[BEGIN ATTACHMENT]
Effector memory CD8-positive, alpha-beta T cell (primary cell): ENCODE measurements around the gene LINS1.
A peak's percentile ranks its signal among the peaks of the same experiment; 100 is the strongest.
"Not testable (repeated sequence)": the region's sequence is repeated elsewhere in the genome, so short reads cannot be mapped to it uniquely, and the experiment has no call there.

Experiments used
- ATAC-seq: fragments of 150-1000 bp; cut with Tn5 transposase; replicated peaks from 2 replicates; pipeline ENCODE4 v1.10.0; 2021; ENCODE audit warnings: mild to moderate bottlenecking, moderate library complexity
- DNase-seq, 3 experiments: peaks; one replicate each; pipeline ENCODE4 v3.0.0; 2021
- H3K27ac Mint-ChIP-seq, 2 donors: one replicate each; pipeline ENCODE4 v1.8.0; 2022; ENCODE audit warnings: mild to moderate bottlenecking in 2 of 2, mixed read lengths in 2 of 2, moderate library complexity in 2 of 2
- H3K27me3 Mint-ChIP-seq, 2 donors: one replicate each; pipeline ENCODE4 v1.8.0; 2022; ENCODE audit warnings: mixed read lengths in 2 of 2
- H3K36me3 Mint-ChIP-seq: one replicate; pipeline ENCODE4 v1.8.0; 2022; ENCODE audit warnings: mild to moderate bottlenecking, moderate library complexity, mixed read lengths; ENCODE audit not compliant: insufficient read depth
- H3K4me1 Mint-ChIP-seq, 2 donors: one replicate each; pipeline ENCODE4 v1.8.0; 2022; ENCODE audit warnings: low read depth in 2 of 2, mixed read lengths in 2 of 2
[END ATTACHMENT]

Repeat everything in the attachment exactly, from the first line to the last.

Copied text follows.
Effector memory CD8-positive, alpha-beta T cell (primary cell): ENCODE measurements around the gene LINS1.
A peak's percentile ranks its signal among the peaks of the same experiment; 100 is the strongest.
"Not testable (repeated sequence)": the region's sequence is repeated elsewhere in the genome, so short reads cannot be mapped to it uniquely, and the experiment has no call there.

Experiments used
- ATAC-seq: fragments of 150-1000 bp; cut with Tn5 transposase; replicated peaks from 2 replicates; pipeline ENCODE4 v1.10.0; 2021; ENCODE audit warnings: mild to moderate bottlenecking, moderate library complexity
- DNase-seq, 3 experiments: peaks; one replicate each; pipeline ENCODE4 v3.0.0; 2021
- H3K27ac Mint-ChIP-seq, 2 donors: one replicate each; pipeline ENCODE4 v1.8.0; 2022; ENCODE audit warnings: mild to moderate bottlenecking in 2 of 2, mixed read lengths in 2 of 2, moderate library complexity in 2 of 2
- H3K27me3 Mint-ChIP-seq, 2 donors: one replicate each; pipeline ENCODE4 v1.8.0; 2022; ENCODE audit warnings: mixed read lengths in 2 of 2
- H3K36me3 Mint-ChIP-seq: one replicate; pipeline ENCODE4 v1.8.0; 2022; ENCODE audit warnings: mild to moderate bottlenecking, moderate library complexity, mixed read lengths; ENCODE audit not compliant: insufficient read depth
- H3K4me1 Mint-ChIP-seq, 2 donors: one replicate each; pipeline ENCODE4 v1.8.0; 2022; ENCODE audit warnings: low read depth in 2 of 2, mixed read lengths in 2 of 2